A Q+A with BC sociology professor Charles Derber on his new book
Why did you decide to publish a book on “universalizing resistance” at this particular moment in history?
Because our survival is at stake. Universalizing resistance is a path toward dismantling the militarized capitalism before it wipes us all out. Climate change and nuclear war threaten the end of our very existence. Moreover, we face particularly urgent crises of authoritarianism, plutocracy, inequality, racism, xenophobia, and other institutionalized bigotry. We are seeing many “siloed” or single-issue movements rising up to fight slices of the problem. But they need to “universalize” or work closely together on overcoming the system at the root of all their problems.
You’ve done decades of research on American politics. How do you think we got to a place where Americans could elect President Trump… and how do we get beyond him?
Trump is psychologically a wacko, but he is a natural product of the development of our politics since the New Deal era, which ended finally with the Reagan revolution. The Reagan revolution intensified a global corporate system running on the polluted fuels of racism and sexism, and made profit-gouging workers all over the world the operating system of the US. This left the working population in a desperate insecurity and disenfranchisement. The Clinton administration bought into Wall Street and the global system, formally rejecting the New Deal and embracing a Democratic Party built on corporate neoliberalism. So we ended with two parties of business, and labor was out in the cold. Moreover, the left after the 1960s fragmented into an identity politics devoid of any strong class politics, just as Reagan was destroying unions. This created the vacuum in which Trump could win over the white working class, since nobody was speaking for them, and Trump could appeal to their worst prejudices.
What do you say to people who feel that the left has to move to the center in order to win over a majority?
It’s a huge mistake. Bernie Sanders is the most popular politician in the US. The “center” perpetuates the impotence of the Democratic Party and the weakness of the left as it has abandoned anti-systemic policies. The only path to attract an anti-establishment majority is a new movement of universalizing resistance, not just against Trump but the system that created him. This can only arise from grassroots movements universalizing to come together for a new society, working to push Sanders-style “democratic socialism” inside and outside the Democratic Party, toward a deeper change than Sanders himself envisions. By the way, polls show that a majority of millennials reject capitalism and that “socialism” is viewed more favorably than “capitalism” by almost half the population.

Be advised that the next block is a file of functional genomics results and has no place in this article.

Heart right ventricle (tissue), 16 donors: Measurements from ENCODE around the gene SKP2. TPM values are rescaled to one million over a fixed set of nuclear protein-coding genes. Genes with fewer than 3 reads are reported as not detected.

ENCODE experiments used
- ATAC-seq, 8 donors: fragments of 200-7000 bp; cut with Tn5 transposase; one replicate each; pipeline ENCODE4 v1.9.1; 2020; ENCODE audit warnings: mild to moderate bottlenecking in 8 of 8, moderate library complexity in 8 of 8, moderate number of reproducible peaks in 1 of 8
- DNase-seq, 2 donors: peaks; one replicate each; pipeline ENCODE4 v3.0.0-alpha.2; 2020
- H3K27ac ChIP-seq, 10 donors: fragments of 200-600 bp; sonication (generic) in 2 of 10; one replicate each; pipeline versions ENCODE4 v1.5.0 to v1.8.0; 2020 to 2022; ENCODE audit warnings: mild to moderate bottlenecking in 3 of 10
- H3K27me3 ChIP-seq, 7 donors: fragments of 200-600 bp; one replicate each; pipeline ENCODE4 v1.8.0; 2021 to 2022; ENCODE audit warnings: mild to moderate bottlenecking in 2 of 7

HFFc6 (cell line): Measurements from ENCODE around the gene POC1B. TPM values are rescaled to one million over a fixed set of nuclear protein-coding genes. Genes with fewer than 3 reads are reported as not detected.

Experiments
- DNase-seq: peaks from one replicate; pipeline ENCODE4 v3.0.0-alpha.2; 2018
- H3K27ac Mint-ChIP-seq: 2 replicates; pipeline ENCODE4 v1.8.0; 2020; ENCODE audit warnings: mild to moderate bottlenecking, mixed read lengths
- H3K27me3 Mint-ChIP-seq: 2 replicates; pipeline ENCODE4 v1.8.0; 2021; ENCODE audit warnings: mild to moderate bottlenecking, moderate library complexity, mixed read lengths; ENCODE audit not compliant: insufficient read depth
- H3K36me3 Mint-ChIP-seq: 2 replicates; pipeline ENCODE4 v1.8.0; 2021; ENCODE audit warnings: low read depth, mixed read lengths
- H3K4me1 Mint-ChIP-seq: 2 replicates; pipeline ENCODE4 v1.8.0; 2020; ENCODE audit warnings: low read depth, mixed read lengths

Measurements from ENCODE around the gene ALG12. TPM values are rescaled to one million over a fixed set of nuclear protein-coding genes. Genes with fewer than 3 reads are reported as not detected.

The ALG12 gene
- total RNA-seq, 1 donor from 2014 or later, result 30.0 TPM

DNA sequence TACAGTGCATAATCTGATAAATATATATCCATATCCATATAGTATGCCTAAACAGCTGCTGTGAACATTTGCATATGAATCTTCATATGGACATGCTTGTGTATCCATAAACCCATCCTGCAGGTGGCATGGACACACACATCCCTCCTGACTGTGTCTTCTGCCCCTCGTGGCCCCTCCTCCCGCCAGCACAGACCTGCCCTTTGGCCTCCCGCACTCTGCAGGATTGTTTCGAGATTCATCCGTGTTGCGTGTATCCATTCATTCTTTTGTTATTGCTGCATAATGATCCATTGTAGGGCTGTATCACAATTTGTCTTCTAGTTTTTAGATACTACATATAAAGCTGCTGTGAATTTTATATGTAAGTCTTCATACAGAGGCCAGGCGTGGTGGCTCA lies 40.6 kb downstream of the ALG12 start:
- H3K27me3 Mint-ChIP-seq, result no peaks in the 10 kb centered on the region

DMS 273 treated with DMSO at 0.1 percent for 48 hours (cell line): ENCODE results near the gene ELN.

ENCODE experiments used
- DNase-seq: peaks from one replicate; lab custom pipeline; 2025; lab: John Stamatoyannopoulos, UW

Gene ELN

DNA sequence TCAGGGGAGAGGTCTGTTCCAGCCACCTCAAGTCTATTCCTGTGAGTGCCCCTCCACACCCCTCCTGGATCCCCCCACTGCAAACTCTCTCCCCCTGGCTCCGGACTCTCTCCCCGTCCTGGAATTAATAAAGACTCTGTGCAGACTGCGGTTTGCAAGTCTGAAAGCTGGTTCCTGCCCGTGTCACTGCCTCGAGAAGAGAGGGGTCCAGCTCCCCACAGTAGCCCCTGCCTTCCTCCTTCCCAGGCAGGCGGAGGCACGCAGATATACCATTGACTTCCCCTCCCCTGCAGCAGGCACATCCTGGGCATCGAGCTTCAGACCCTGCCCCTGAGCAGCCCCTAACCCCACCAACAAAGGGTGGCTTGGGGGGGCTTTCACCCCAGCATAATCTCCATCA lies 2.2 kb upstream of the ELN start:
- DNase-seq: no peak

Your book includes a full analysis and set of prescriptions for people on the political left, but it also includes short passages from nearly 30 other thinkers. Why was this necessary?
I wanted the book to be a model of the universalizing movement we need. I wanted to lay out a framework, but I wanted inspiring activists and thinkers from all of our social movements to come together and flesh out the universalizing resistance we need from their own perspective. Their short essays are truly inspiring. They ground my analysis in vivid stories—of Standing Rock, Ferguson, cross-racial labor struggles—that show how identity and class politics can be melded into a mass resistance to transform our society.
Boston is considered more left-wing than most other cities in the country. Do you have any special admonitions for Bostonians in the Trump era?
Boston has always been a beacon for resistance—and some of our greatest thinkers and activists have been Bostonians. Consider only Noam Chomsky and Howard Zinn, among the greatest leaders for radical change. We have many models of cross-issue organizing in the Boston area, and these can be one model for the country. Trump has catalyzed mass resistance in Boston, with hundreds of thousands coming out in the Women’s March here the day after Trump was elected. Our huge population of students and young people—and the long history of many Boston-based activist organizations—offers hope. But Boston faces the same universalizing challenges as the rest of the country: It is deeply racially divided; its class politics are weak; its left is struggling to find a way to work outside and inside of the Democratic Party. My hope, though, is that Boston might help lead the new wave of universalizing resistance, and the book offers the voice and stories of many Boston-based thinkers and activists.
Charles Derber will be speaking about his new book, Welcome to the Revolution: Universalizing Resistance for Social Justice and Democracy in Perilous Times, (Routledge, 342 pgs., 2017, available on Amazon) at the Harvard Coop Bookstore on Mon 9.11 at 7pm.